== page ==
Platonic Pre-existence vs. Classical Jewish Pre-existence
It is of foremost importance to determine exactly what one means by “pre-existence.” The concept varies immensely between the people-groups and religions of antiquity, yet for the purposes of this investigation we will demarcate these views into two types: Greek and Jewish. It is fair to say that the Jews believed in the pre-existence of all things, as did the Greeks. Yet their conceptions of pre-existence are as divergent as the cultures and religions which propagated them. While various sects in certain eras saw differing opinions within these delineations, the general views can be summarized in this way: Greek pre-existence is literal and actualized, while Jewish pre-existence is fore-known and conceptualized.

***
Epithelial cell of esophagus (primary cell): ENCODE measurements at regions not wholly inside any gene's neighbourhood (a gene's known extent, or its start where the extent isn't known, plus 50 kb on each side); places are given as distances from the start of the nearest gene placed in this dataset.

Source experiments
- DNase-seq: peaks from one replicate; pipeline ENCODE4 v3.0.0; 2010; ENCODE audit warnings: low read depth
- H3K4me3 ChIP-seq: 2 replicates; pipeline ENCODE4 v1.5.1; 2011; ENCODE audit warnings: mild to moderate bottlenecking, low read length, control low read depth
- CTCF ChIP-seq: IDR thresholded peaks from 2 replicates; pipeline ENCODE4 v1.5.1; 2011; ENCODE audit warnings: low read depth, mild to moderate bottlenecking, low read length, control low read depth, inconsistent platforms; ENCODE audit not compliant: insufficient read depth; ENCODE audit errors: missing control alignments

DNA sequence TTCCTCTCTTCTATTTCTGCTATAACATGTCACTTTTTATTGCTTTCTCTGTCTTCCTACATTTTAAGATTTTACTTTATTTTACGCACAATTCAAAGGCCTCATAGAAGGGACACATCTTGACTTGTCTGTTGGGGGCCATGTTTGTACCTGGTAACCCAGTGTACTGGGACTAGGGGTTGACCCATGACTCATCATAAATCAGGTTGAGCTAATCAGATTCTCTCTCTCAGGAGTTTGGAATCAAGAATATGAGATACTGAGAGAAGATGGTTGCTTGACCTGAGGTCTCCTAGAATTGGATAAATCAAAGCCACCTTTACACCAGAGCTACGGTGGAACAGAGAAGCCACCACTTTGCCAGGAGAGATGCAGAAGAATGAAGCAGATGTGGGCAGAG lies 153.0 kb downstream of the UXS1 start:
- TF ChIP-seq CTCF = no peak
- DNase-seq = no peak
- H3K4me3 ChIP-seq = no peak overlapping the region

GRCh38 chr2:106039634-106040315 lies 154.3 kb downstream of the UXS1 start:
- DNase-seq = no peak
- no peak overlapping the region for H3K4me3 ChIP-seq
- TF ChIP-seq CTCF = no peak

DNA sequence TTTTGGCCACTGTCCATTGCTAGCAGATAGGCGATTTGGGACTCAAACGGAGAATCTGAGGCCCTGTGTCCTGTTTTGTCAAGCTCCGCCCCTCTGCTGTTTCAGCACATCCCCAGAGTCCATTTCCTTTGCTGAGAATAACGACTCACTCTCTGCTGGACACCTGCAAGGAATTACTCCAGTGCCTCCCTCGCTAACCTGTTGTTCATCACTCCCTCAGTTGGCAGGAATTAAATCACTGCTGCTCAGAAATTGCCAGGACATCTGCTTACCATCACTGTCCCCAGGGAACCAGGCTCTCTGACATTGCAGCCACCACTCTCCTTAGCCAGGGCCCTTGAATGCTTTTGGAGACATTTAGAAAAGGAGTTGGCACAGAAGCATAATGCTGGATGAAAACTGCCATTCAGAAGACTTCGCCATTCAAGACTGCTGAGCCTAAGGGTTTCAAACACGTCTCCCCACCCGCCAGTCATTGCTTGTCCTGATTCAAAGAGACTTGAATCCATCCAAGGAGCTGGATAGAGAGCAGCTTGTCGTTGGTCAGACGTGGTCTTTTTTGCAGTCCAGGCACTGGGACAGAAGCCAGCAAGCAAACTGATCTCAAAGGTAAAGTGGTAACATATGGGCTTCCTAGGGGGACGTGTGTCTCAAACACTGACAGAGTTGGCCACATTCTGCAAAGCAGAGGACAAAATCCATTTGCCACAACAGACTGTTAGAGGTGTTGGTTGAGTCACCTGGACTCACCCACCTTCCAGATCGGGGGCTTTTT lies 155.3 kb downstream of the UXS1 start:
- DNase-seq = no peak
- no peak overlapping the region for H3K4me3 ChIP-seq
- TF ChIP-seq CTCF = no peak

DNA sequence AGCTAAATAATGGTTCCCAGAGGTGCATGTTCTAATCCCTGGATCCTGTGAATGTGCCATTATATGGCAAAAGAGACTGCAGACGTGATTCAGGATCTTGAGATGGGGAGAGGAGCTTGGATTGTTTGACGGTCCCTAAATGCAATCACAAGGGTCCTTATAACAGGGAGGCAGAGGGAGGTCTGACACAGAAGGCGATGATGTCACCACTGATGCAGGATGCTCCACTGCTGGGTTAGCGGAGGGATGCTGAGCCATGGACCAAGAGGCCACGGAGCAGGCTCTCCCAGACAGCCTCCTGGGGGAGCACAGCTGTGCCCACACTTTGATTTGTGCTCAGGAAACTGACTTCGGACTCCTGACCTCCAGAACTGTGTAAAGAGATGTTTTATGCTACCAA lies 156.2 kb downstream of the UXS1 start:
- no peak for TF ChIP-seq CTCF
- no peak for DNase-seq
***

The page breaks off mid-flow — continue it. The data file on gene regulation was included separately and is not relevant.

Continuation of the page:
As explored in part one, in the Greek or Platonic worldview, all humans were believed to harbor immortal souls which previously dwelt in a higher, heavenly plane of existence before their birth into our terrestrial sphere. Before the soul’s incarnation as a human being, it existed in a perfect, unchanging world where it knew everything. At the moment of conception, the pre-existing identity was inserted into the baby’s form and his knowledge was suppressed so that he must learn everything all over again. Generally speaking, the literal pre-existence of humans has been rejected by both Jews and Christians. Citations of Zechariah 12:1 are often found in the classical arguments; “…The Lord… formed the spirit of man within him.” Rather than the life pre-existing and only awaiting insertion into a body from the outside, it has been argued by historical Christianity that either God creates each human soul ex-nihilo at the moment of conception, or that each soul is generated off of the parent’s. In fact, belief in the literal pre-existence of humans was ruled heretical in 553 AD by the Second Council of Constantinople. Even modern defenders of the literal pre-existence of Christ affirm that the pre-existence of human souls “was not the product of biblical but Platonic thinking.” Not surprisingly however, the man Jesus Christ is excused from this ruling. Jesus’ conscious life is purported to have actually preceded his birth in Mary by billions of years, even eternity. The Trinitarian therefore esteems the Gospel birth narratives as relaying that a supernatural non-human being entered the young girl’s womb from the outside, indeed that he was “put into the Virgin Mary’s womb,” where he united with an abstract human nature. Of course, the narrative of history has already demonstrated the likelihood that this protracted metaphysical thinking arrived in the mainstream only by the intense intermingling of Greek philosophy with Christianity after the Apostles died. As one scholar reminds us, “the habits of thought which the Gentiles brought into the church are sufficient to explain the corruptions of apostolic doctrine which began in the post-apostolic age.” Nevertheless, Douglas McCready, in his popular book defending the pre-existence of Jesus, asserts that “[Literal] Pre-existence remains the best explanation of the evidence.” We will see soon see whether or not this is really the case.